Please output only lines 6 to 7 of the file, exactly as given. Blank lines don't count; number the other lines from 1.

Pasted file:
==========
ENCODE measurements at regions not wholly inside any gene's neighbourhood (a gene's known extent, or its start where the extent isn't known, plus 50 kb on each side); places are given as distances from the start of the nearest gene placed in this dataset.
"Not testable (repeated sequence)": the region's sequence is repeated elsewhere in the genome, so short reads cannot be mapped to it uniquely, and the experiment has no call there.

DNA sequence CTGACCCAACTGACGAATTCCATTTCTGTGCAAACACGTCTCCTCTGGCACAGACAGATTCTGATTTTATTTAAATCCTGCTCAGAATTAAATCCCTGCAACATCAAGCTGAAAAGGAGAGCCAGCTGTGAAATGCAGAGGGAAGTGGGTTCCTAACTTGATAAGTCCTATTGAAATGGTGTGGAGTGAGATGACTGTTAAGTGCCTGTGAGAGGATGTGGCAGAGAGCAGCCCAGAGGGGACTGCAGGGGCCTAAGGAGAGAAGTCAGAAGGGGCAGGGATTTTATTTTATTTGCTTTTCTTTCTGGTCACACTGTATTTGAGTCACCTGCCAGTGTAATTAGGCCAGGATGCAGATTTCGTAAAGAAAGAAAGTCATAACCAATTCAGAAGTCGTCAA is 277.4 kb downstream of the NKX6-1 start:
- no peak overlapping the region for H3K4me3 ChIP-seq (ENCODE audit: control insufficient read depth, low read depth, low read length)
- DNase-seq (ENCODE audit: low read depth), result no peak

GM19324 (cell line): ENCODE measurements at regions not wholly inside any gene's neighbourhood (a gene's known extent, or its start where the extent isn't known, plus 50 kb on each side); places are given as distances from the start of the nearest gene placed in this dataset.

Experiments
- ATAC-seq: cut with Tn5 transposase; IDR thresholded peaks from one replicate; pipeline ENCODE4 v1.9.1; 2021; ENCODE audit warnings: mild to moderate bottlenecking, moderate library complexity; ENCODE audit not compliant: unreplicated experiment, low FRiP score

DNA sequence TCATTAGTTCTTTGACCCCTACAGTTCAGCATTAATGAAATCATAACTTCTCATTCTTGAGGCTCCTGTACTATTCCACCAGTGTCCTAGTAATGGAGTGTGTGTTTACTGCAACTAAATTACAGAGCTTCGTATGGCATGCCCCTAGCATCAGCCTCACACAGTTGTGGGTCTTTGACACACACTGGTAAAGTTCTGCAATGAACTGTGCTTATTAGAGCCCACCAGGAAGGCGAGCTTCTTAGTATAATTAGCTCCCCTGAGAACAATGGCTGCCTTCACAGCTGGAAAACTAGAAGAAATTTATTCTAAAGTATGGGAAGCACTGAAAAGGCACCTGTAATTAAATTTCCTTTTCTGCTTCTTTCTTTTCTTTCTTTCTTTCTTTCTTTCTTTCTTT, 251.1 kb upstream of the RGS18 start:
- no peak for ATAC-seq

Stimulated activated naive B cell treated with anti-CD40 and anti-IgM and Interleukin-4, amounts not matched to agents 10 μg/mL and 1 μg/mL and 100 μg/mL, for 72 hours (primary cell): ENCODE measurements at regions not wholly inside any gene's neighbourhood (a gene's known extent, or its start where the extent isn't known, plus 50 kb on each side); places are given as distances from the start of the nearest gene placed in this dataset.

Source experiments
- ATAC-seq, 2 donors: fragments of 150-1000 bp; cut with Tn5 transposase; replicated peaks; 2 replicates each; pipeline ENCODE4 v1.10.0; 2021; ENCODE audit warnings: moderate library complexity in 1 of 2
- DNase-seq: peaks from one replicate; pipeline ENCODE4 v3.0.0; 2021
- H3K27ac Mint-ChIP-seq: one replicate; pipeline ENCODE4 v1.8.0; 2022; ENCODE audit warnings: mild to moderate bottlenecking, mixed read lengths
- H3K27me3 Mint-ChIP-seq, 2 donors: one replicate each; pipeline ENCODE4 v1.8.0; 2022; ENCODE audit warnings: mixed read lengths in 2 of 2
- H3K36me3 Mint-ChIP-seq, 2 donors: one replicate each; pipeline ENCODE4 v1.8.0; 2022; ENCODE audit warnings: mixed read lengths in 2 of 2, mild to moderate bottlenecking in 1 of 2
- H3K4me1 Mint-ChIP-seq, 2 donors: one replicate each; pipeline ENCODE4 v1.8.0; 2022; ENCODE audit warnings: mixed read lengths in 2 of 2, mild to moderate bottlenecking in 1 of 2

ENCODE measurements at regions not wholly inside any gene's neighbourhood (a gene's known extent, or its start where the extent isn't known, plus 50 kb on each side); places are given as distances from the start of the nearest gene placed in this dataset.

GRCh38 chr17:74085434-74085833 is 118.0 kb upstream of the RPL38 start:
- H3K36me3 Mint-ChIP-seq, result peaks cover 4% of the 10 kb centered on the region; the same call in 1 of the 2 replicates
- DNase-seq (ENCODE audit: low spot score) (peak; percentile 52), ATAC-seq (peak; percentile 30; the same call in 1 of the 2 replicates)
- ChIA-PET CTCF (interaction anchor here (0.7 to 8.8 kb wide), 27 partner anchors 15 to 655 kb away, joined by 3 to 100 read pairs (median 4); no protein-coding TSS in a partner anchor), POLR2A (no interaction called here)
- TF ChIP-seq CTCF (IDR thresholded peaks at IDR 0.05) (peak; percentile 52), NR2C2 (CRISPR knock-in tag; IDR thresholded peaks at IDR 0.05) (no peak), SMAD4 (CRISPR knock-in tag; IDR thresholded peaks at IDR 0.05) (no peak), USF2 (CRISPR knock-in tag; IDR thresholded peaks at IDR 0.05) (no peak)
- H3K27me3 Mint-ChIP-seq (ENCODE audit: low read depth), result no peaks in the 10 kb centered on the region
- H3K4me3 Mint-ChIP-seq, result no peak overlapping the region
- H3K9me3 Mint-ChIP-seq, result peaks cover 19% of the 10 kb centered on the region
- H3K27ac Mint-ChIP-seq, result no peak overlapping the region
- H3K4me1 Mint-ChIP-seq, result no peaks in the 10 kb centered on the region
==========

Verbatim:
GM19324 (cell line): ENCODE measurements at regions not wholly inside any gene's neighbourhood (a gene's known extent, or its start where the extent isn't known, plus 50 kb on each side); places are given as distances from the start of the nearest gene placed in this dataset.

Experiments